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Re-Discovering Fischer Stone

Reviewed by Kathleen Fink

Author of: King of Jaspers – Morrisonite Colors and
Patterns Rule the Lapidary World.” Rock and Gem Magazine. May issue 2008.

Between my fingers. It was shaped like a teardrop. It is transparent with orange/yellow and blackish.

I had asked Kathleen if she would review my recent article, “Re-Discovering Fischer Stone” and if anything should be changed. Her response below was a wonderful combination of observations and thought provoking insights that I would like to share with you….

I would not change a thing. That is very well written and gets to some very basic questions about art, nature and what it means to be human.

On the one hand, some raise the question, does it have to be man-made to be art? Are Chinese Scholar stones art or nature? These totally natural stones were appreciated for their sculptural qualities and evocative power and extracted from the river, mountain or desert where they were found and set on stands custom-carved to hold them.

You are asking the opposite question: if the result is beautiful, is it wrong to manipulate a stone to add qualities that were not originally there. It is important to note that the chemical reactions creating the added qualities are natural. The person who discovered
the reaction has not the skill to shape the form of the moss inclusion.

I have from time to time wondered what it would be like to be able to get to the right scale in both size, and time and omnipresence to actually witness the creation of a beautiful jasper or agate in all its complex cryptocrystalline glory. I imagine a video and yet again, the mysteries here are difficult to comprehend in three dimension. If you have ever seen footage of magma moving out of a volcano which is at our scale in size and time, there is something wholly other unhuman about it.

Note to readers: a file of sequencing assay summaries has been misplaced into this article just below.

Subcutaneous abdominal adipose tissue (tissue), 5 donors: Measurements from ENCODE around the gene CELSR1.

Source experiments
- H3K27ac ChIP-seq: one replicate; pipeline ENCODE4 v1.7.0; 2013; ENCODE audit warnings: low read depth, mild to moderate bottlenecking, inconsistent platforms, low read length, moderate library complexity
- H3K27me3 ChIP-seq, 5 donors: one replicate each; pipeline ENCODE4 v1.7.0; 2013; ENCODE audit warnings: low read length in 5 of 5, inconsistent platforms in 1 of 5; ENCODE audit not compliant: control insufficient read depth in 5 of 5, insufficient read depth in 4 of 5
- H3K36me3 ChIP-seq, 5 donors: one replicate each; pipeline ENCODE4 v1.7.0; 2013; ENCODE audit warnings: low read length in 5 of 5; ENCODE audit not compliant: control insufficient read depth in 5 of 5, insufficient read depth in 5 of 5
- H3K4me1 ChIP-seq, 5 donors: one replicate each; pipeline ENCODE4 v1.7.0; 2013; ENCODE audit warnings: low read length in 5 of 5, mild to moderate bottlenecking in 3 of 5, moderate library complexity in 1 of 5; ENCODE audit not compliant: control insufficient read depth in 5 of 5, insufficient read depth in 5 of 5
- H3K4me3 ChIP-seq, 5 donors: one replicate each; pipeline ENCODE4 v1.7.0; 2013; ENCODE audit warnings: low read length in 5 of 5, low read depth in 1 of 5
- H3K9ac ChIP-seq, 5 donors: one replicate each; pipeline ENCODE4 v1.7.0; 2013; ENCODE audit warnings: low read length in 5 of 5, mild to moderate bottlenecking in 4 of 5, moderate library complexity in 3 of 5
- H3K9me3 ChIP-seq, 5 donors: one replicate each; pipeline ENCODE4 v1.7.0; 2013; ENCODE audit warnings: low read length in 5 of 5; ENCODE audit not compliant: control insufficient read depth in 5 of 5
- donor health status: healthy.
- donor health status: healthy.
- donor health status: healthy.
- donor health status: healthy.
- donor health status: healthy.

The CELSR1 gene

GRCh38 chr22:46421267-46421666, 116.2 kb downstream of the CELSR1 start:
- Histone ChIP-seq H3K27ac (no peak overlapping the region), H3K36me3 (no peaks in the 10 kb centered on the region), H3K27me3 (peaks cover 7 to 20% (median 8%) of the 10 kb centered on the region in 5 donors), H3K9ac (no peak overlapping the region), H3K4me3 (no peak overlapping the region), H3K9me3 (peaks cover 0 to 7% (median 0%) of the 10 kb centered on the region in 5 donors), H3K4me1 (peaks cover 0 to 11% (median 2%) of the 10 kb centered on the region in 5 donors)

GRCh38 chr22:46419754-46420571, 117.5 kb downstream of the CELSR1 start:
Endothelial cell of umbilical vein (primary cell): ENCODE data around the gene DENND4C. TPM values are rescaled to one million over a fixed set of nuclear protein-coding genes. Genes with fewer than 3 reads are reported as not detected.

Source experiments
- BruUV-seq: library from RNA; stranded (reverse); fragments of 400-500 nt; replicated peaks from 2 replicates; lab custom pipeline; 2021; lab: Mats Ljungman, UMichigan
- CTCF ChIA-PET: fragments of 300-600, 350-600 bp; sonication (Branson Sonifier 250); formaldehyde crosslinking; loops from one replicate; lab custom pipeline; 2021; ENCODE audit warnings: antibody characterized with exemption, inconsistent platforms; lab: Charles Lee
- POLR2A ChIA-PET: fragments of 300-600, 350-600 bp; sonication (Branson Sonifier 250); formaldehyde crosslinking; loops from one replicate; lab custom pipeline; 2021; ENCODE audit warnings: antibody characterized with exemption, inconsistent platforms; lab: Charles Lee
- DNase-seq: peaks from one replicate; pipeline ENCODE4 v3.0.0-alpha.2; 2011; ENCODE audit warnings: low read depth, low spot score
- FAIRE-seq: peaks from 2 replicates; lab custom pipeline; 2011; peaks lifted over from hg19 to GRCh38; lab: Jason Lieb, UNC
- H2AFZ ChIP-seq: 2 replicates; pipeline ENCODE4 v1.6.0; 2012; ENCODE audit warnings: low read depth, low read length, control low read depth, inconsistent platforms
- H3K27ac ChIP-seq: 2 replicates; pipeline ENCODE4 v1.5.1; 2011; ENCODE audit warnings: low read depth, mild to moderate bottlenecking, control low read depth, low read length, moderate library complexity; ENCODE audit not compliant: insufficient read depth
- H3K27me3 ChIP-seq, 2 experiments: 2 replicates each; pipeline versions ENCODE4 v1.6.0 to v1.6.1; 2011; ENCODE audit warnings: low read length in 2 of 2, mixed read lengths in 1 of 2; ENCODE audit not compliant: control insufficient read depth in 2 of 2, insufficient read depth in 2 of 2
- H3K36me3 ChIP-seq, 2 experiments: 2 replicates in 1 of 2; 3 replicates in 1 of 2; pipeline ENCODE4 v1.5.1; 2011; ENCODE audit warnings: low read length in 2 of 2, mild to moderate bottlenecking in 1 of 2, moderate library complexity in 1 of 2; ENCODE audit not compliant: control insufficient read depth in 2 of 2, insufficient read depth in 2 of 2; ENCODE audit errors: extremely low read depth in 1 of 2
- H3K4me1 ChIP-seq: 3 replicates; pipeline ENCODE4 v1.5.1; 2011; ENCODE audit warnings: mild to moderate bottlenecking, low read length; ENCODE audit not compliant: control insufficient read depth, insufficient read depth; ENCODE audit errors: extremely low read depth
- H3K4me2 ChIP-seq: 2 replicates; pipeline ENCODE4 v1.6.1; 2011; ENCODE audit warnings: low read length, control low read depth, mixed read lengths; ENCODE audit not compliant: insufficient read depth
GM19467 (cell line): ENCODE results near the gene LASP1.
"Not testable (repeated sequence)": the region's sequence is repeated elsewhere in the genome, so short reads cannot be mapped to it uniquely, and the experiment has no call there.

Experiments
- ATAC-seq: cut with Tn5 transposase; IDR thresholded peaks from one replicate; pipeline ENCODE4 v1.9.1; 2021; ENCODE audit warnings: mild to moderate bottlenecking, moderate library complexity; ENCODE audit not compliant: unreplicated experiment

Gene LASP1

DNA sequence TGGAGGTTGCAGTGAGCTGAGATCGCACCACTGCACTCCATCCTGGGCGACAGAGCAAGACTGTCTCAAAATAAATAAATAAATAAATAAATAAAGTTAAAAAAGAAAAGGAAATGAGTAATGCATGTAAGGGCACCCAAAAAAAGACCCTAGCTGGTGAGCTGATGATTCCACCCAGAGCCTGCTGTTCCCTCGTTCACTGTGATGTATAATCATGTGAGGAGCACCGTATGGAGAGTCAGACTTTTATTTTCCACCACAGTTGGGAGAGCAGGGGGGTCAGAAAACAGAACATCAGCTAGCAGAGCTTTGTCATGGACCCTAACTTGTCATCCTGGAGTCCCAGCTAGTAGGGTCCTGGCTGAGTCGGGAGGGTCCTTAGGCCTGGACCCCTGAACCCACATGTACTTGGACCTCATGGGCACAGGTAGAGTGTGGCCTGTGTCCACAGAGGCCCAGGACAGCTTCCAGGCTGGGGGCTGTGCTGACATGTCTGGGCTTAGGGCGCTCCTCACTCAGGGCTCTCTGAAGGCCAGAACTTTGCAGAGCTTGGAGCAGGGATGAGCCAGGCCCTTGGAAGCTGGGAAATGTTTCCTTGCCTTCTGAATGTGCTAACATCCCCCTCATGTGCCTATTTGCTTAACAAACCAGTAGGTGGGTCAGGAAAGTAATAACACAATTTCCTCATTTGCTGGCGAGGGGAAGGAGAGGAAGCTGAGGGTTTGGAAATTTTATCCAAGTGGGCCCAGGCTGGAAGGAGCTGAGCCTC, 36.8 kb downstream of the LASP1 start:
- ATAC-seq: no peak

As you may know, I have studied the Japanese Tea Ceremony for many years. In this art form, the combined contributions of nature and human craftsmanship are so intertwined as to be part of a combined dance. The clay of the tea bowl and natural glazes will always do things unplanned by the potter. The flowers arranged in the alcove are natural and arranged to appear natural, but they were selected and arranged by a person as appropriate to the season and occasion. The powdered tea is made of ground up and processed tiny top leaves of a variety of Camellia. Those studying tea ceremony learn that each gathering to share a bowl of tea with a few friends is an event that will never be repeated and that those attending are part of nature and transient as well.

So yes, your stone is something different as the hand of man was involved. If that is fully acknowledged, and just because this is unusual and requires special knowledge, why does this not make it any the less a form of art and the creation beautiful? Sometimes the partnership of man and nature is not tampering but rather a worthy enterprise.

Thanks for your very thought provoking sharing of all this. Also, I would love to obtain a cab of that remarkable stuff.


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